More advanced solutions for PSI interlinking are characterized by the adoption of a unified scheme and a common technical-operational facility to process the transactions defined under the scheme. The common (regional or global) technical-operational facility follows one of two basic architectures: the decentralized model, or the single or fully centralized model. Arrangements adopting a decentralized model for regional, cross-regional and/or global payments link existing national settlement systems (Figure 1). These normally feature different degrees of sophistication and complexity. Most decentralized regional payment systems are designed in a “hub-spoke” structure, in which there is a central administrative and technical-operational facility referred to as the “hub entity”, which links the participating systems.9 The interlinking mechanism is usually a standardized messaging and connectivity technology, which links account management and the various national operating systems together, while participants access the hub entity through the national settlement infrastructure of their jurisdiction.

In the centralized platform model, the national payment system infrastructures are replaced by a single international system (Figure 2). In this case, it is more appropriate to talk about international payment system integration. Participants access the system directly through the relevant telecommunications network or indirectly through any direct participant in the system. Centralized platforms are mostly identified with international integration projects, most notably regional, which have evolved into monetary unions with the use of a regional currency. They minimize or even eliminate the distinction between cross-border and domestic payments, and allow for processing both types of transactions in the same system seamlessly.

Various examples illustrate the different technical modalities of interlinking discussed above. One example of bilateral links between national payment systems is the linking of the Hong Kong Monetary Authority’s U.S. dollar real-time gross settlement (RTGS) system with the RTGS systems of other central banks in the region, specifically Bank Negara Malaysia’s RENTAS and Bank Indonesia’s BI-RTGS. These systems operate on a common operating platform. Their links, which are independent from each other, allow payment-versus-payment settlement between the national currencies of those countries and the U.S. dollar. Other illustrative examples are the East African Payments System (EAPS), which shows the case of national payment systems linked through the holding of bilateral accounts among central banks, and the Sistema de Pagos en Moneda Local involving the national RTGS systems of Argentina and Brazil, which is an example of the national payment systems linked through their respective central banks which hold settlement accounts with a common commercial bank. Currently, two SML systems are operational: one linking the RTGS systems of Argentina and Brazil, and other linking the RTGS systems of Brazil and Uruguay.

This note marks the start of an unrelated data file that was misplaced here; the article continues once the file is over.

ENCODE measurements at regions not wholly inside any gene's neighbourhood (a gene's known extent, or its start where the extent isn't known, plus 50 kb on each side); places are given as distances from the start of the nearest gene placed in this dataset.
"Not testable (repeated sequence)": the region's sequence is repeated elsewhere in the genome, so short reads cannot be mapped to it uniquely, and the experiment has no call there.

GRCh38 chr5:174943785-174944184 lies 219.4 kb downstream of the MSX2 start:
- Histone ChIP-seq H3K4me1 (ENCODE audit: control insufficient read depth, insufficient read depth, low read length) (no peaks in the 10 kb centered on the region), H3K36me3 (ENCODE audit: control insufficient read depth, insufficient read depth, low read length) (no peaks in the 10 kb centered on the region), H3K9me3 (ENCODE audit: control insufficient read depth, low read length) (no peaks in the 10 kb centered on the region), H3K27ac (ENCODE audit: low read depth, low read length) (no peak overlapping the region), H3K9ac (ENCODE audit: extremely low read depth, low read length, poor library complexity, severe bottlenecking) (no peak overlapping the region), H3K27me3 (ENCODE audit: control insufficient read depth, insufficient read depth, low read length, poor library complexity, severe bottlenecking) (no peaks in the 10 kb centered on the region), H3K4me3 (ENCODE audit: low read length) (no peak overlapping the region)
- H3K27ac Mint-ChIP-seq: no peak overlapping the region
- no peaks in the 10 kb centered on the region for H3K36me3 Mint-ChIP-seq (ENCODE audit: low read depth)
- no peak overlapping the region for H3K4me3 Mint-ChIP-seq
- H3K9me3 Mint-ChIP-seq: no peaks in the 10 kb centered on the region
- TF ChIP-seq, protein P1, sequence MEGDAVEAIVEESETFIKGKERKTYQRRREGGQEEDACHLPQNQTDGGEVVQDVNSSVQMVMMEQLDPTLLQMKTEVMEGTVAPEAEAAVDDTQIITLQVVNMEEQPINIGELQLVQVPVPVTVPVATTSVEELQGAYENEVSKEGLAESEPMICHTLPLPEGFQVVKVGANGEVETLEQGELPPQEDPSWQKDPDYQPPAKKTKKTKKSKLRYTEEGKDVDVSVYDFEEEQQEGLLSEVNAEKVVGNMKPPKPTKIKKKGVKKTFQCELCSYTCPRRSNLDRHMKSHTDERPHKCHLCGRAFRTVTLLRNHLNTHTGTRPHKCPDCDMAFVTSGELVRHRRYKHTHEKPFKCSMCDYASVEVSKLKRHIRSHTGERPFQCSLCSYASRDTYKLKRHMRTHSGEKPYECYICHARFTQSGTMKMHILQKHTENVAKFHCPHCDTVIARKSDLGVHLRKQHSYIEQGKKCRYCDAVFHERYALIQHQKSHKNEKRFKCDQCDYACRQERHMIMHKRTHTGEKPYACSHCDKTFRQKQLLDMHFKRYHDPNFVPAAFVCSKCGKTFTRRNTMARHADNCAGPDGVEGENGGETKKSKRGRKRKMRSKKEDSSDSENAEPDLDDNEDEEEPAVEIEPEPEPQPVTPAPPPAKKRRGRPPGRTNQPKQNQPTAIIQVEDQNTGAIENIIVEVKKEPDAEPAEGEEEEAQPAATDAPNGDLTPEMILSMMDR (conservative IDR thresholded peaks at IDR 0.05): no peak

Other cases exemplify the decentralized and centralized models of international payment system integration. Schemes with a decentralized settlement system involving multiple parties have been developed in regions where there is a regional currency, as well as for settling cross-border payments denominated in a single foreign currency. The most well-known example of a unified scheme with a decentralized settlement system for a regional currency was the original TARGET in Europe, which linked the Euro RTGS systems of EU national central banks. Another example is the Sistema de Interconexión de Pagos in Central America and the Dominican Republic, which uses a decentralized architecture for settling cross-border payments in U.S. dollars.11